The BKV itself is trying to develop a more personal image too. They've come up with a lovely poster, just in time for Valentine's day: two ticket validating machines - the ones that never work, even if you've figured out that they're not electronic - are arranged to form a heart, and hence the statement "I heart BKV". To me this seems a little unrealistic. The addition of graffiti improved it a little: "I fuck BKV", which is true, if you're a habitual fare-dodger. But really it should have read, and you'll know this if you've splashed out on a monthly pass recently, "BKV fucks you!"

Andy Sz.

Pancakes I Have Known

Pancake Day (or Shrove Tuesday) is here again. The first pancake’s always rubbish isn’t it – you might as well give it to the dog, except Basil’s still at home in Kent. There’s no need to miss out on the pancake action whilst you’re here in Budapest – the palacsinta is a staple on any self-respecting Hungarian menu, after all. I like pancakes a lot, so it would seem like I'm in the right place. Here are some tales of my latest conquests.

Belvárosi Lugas Étterem
Bajcsy-Zsilinszky út 15 [map]
Pest Centre, VI, Bajcsy-Zsilinszky (M1) or
Deák F. tér (M3), 2 mins

First stop: sour cherry-filled pancakes with almond sauce at the Belvárosi Lugas Étterem opposite St. Stephen’s Basilica. Big portion, loads of sour cherries, lovely and plump and shiny. The almond sauce however, was also generously slopped all over the pancakes, and since it was an unearthly pale green colour, the dish didn’t look very appetizing. Are almonds green? Maybe there was an accident with the food colouring in the kitchen. It made me anxious to wipe my mouth well after each forkful, to avoid walking out into Bajcsy-Zsilinszky út with green slime on my chin, looking like an extra from a zombie flick. I couldn’t finish it, but I left the restaurant with an enjoyable warm, if slightly gloopy feeling.

Alföldi Vendéglő
Kecskeméti utca 4 [map]
Pest Centre, V, Kálvin tér (M3), 1 min

Not a nation to miss a meat-eating opportunity, the Hungarians also stuff their pancakes with beef in a tasty dish from the eastern plains. Hortobágyi palacsinta are served covered in a pleasing swamp of soured cream and paprika sauce. I’d like to imagine the cowboys on the plains of the Hortobágy eating these, but they seem far too structurally unsound to eat on horseback. And if your horse decided to sit down on its hind legs before you’d finished it, then you’d really be in trouble.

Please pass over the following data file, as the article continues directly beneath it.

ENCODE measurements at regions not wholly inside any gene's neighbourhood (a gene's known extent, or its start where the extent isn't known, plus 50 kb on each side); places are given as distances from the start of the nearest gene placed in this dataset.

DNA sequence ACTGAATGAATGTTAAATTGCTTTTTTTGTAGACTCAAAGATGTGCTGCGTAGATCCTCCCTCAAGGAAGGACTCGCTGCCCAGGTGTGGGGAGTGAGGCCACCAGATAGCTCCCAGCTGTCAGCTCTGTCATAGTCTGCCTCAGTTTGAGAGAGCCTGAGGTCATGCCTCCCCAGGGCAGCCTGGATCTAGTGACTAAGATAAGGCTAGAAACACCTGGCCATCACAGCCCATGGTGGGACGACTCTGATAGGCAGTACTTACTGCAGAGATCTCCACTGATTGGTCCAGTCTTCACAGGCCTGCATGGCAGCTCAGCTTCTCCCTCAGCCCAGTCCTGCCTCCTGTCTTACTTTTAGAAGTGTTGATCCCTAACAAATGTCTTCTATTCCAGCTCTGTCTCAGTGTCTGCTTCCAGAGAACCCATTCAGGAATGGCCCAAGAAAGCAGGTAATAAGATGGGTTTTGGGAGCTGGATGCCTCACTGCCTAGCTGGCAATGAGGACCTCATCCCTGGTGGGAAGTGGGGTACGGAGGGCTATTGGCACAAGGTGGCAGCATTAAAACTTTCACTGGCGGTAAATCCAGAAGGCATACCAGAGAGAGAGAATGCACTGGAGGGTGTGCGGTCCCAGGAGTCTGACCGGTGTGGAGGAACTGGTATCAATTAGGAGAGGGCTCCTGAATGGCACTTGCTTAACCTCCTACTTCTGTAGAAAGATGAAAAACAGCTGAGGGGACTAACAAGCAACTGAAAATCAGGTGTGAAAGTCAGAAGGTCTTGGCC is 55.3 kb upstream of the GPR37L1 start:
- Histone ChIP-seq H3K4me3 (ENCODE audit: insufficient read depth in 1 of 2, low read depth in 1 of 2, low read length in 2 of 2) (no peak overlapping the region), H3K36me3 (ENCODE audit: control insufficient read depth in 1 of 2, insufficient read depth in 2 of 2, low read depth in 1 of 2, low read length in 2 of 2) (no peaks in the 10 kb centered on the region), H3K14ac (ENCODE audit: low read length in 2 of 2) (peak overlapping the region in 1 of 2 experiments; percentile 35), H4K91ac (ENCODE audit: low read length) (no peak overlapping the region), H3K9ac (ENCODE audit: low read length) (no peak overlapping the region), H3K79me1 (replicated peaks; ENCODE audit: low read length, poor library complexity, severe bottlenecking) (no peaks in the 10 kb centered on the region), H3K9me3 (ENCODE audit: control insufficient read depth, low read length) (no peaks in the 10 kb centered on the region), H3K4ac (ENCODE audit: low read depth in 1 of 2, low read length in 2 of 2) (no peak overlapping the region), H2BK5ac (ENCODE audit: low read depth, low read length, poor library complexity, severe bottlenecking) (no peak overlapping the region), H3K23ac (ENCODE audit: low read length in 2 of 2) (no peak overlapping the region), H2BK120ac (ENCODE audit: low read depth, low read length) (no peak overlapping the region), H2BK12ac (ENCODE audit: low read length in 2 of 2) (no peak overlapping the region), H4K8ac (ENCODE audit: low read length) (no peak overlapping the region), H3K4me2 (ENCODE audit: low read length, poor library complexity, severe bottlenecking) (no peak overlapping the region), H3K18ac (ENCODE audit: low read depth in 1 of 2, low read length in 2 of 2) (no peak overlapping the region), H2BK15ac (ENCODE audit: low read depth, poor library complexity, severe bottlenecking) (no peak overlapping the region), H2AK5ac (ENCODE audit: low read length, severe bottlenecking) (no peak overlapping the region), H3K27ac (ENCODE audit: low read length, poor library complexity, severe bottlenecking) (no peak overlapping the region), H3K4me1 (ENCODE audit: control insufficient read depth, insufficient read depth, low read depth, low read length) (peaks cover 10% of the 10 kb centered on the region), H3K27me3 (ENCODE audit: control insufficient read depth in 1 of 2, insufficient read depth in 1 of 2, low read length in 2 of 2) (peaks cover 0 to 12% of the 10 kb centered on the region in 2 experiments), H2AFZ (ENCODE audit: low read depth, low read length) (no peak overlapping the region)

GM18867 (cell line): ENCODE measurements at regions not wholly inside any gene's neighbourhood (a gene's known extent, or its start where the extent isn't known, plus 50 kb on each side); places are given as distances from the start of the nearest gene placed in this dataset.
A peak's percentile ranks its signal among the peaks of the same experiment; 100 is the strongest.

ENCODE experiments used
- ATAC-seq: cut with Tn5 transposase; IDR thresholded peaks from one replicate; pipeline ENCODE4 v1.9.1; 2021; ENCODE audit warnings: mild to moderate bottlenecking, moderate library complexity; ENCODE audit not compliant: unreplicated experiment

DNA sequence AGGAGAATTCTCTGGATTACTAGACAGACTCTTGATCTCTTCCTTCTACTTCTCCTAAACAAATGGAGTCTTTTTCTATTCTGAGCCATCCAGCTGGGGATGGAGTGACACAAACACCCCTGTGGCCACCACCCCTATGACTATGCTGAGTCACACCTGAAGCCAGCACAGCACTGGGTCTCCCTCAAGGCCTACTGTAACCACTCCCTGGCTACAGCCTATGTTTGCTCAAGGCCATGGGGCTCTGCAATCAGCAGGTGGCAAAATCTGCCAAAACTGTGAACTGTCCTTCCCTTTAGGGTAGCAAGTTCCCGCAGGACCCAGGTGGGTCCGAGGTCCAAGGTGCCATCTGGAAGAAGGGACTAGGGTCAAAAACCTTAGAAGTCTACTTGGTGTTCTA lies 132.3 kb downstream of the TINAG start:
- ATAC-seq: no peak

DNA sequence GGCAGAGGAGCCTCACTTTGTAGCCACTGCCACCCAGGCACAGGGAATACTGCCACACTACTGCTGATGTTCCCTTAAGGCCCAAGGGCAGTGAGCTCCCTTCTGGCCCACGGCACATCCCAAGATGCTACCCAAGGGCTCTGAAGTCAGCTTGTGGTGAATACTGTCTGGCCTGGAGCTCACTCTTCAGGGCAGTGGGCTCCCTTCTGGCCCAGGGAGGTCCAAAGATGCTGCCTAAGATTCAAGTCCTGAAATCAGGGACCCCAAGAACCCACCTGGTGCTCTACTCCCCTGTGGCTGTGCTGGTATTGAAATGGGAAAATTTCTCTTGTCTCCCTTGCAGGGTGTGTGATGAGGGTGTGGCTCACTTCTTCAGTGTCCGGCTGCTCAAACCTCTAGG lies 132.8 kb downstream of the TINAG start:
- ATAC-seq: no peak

The Alföldi Vendéglő offer it as a hearty starter (or heart-stopper?), which my friend ordered. She definitely made the right choice, I thought as I looked at my enormous beef-stuffed cabbage surrounded by a ‘garnish’ of fatty chunks of pork, drenched in a rich and salty tomato sauce. I looked across the coronary-red and salt-white tablecloth and envied her choice of meal. Beware the generous portions, but do visit for a genuine taste of Hungarian country cooking.

Berliner Pub
Ráday utca, 5. [map]
Pest South, IX,
Kálvin tér (M3), 4 min

On trendy Ráday utca, I shared a truly delicious pancake with a friend in the cellar of the Berliner Pub. We ended an excellent meal with a plate of Gundel palacsinta and two spoons. I’m not sure if it was the rum-soaked filling or the incredibly rich dark chocolate sauce, but these indulgent pancakes made me swoon. For half the price of the same dish at Gundel’s Étterem, these are much better value-for-money and there’s no need to comb your hair and shine your shoes before you go in.
cakes, cherry, eating, food, gundel, gundle, hungary, pan, pancake, pancakes
Lucy F.